Sex differences in Cerebral Small Vessel Disease: a systematic review and meta-analysis.
Lorena Jimenez Sanchez,
Olivia KL Hamilton,
Ellen V Backhouse,
Catriona R Stewart,
Michael S Stringer,
Fergus N Doubal,
Posted 08 Mar 2021
medRxiv DOI: 10.1101/2021.03.04.21252853
Posted 08 Mar 2021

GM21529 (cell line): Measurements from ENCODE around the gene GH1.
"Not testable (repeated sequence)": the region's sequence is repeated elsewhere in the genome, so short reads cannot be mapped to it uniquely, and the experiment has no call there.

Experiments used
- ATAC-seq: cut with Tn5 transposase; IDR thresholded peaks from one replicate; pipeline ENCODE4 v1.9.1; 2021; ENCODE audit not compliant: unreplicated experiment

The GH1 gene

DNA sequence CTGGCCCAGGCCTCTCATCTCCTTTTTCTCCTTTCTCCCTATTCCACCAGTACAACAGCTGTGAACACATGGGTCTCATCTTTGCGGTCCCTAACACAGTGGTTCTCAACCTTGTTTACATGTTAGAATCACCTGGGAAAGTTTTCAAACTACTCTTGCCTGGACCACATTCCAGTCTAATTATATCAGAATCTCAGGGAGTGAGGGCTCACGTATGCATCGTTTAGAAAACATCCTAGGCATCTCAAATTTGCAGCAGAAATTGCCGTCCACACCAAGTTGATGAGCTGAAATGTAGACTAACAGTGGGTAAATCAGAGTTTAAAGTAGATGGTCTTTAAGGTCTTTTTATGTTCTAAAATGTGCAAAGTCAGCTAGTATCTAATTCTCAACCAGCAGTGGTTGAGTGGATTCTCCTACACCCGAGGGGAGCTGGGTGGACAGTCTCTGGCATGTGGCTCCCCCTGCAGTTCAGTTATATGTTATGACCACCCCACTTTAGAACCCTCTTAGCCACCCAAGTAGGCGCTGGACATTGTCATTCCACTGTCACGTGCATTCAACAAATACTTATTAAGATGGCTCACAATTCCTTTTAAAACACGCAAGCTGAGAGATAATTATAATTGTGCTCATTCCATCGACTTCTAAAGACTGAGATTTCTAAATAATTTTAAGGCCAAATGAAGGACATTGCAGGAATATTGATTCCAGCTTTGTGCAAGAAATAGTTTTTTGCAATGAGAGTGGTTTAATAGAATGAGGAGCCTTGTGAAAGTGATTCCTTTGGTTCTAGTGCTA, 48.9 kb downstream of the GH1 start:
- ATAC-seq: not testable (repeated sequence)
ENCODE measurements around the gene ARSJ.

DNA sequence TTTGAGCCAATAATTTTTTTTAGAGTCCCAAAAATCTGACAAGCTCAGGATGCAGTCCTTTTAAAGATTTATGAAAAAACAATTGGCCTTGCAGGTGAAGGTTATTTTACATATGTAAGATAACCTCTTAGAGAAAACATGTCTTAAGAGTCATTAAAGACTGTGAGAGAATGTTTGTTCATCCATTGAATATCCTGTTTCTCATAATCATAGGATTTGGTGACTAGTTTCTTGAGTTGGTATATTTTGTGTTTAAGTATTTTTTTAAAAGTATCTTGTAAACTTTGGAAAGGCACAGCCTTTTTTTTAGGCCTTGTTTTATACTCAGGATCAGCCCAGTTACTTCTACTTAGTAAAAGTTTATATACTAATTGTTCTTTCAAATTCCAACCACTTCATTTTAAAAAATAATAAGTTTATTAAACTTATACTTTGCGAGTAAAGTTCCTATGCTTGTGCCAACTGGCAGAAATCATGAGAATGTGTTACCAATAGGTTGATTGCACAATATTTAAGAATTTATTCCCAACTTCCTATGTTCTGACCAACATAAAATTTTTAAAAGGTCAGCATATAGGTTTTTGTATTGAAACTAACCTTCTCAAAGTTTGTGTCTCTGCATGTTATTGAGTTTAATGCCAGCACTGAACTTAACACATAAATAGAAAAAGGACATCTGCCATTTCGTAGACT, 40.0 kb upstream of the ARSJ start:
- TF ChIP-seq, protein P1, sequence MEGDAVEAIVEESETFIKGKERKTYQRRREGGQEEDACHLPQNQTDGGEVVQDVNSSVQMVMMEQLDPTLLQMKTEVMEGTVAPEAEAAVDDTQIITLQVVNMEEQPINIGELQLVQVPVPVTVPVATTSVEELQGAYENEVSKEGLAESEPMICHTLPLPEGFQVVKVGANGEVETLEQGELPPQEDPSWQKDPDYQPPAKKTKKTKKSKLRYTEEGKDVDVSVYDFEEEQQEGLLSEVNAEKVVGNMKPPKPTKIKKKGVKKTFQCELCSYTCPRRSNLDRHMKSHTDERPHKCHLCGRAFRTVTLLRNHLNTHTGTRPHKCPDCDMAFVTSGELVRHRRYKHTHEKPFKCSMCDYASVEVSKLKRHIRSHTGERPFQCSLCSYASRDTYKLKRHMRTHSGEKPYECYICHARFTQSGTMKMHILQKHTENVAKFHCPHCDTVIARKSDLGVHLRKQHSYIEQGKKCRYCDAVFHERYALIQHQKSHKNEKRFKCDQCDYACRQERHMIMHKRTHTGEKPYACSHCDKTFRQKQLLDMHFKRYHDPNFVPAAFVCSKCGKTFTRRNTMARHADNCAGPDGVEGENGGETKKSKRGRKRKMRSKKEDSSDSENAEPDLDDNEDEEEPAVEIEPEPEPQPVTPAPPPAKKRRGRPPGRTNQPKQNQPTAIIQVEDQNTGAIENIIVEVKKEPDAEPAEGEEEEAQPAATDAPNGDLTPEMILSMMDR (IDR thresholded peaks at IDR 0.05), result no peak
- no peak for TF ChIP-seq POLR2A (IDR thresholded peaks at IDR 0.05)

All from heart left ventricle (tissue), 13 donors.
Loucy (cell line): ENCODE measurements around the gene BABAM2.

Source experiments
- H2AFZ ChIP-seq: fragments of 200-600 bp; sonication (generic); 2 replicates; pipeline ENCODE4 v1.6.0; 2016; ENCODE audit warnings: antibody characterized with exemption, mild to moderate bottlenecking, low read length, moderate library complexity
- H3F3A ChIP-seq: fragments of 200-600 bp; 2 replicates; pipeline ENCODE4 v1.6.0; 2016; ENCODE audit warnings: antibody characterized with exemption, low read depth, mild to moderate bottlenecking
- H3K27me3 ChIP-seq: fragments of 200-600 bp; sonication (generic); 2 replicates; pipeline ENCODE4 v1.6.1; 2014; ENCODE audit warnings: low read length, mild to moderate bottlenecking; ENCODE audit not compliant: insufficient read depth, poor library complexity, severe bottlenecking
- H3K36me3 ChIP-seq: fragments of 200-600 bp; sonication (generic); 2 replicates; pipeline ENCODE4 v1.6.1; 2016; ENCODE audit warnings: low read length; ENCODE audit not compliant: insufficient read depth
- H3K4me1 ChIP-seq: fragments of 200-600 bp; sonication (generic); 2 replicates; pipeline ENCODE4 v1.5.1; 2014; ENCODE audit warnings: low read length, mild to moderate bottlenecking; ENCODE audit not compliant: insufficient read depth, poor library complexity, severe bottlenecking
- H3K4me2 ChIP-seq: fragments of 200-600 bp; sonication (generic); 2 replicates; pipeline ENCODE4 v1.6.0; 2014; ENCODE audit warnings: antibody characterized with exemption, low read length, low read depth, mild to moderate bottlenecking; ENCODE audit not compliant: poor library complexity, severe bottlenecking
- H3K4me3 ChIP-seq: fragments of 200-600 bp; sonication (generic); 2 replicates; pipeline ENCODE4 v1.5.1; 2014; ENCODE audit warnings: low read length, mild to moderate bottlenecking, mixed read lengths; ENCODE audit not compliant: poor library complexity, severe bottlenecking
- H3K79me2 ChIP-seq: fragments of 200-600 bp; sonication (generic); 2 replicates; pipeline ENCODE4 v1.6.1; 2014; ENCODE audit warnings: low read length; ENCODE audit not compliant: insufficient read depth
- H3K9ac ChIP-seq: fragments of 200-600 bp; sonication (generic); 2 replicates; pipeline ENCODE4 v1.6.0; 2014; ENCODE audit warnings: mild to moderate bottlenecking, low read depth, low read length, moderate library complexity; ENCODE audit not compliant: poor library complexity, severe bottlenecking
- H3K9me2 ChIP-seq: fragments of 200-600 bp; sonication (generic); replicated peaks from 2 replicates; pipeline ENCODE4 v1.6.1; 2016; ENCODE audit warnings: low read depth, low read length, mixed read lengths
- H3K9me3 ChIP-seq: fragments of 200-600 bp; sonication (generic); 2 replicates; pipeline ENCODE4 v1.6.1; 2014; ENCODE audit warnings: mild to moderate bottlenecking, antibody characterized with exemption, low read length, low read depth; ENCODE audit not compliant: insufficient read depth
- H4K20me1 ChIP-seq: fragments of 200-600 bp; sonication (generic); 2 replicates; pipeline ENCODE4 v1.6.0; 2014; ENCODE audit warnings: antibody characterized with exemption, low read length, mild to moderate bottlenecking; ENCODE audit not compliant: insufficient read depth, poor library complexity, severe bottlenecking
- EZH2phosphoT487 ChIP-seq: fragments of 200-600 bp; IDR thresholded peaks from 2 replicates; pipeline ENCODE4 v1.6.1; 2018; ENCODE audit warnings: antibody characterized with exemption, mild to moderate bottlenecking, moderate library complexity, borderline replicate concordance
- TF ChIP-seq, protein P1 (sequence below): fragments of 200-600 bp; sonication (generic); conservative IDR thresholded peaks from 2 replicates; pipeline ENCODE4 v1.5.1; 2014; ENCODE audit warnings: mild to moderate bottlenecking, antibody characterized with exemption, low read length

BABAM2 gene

Background: Cerebral small vessel disease (SVD) is an important cause of acute ischemic stroke and vascular dementia. Several studies recruiting more males than females have reported sex differences regarding SVD incidence and severity, but it is unclear whether this reflects underlying sex-specific mechanisms or recruitment bias. This work aimed to systematically review and meta-analyze potential sex differences in SVD by assessing the male-to-female ratio (M:F) of recruited participants and incidence of SVD, risk factor presence, distribution and severity of SVD features. Methods: Full text of 228 studies from four databases of recent systematic reviews on SVD and an independent search of MEDLINE were evaluated against inclusion and exclusion criteria (registered protocol: CRD42020193995). Data from participants with clinical or non-clinical presentations of SVD with radiological evidence of SVD were extracted. Sex ratios of total participants or SVD groups were calculated and differences in sex ratios across time, countries, SVD severity and risk factors for SVD were explored. Results: Amongst 123 relevant studies (n = 36,910 participants) including 53 community-based, 67 hospital-based and 3 mixed studies, more males were recruited in hospital-based than in community-based studies (M:F = 1.16 (0.70) vs M:F = 0.79 (0.35), respectively; p <0.001). More males had moderate to severe SVD (M:F = 1.08 (0.81) vs M:F = 0.82 (0.47) in healthy to mild SVD; p <0.001), especially in stroke presentations where M:F was 1.67 (0.53). M:F of recent research (2015-2020) did not differ from that published pre-2015 and no geographical trends were apparent. There were insufficient sex-stratified data to explore M:F and risk factors for SVD. Conclusions: Our results highlight differences in male-to-female ratios in SVD that may reflect sex-specific variability in risk factor exposures, study participation, clinical recognition, genuine SVD severity, or clinical presentation and have important clinical and translational implications.
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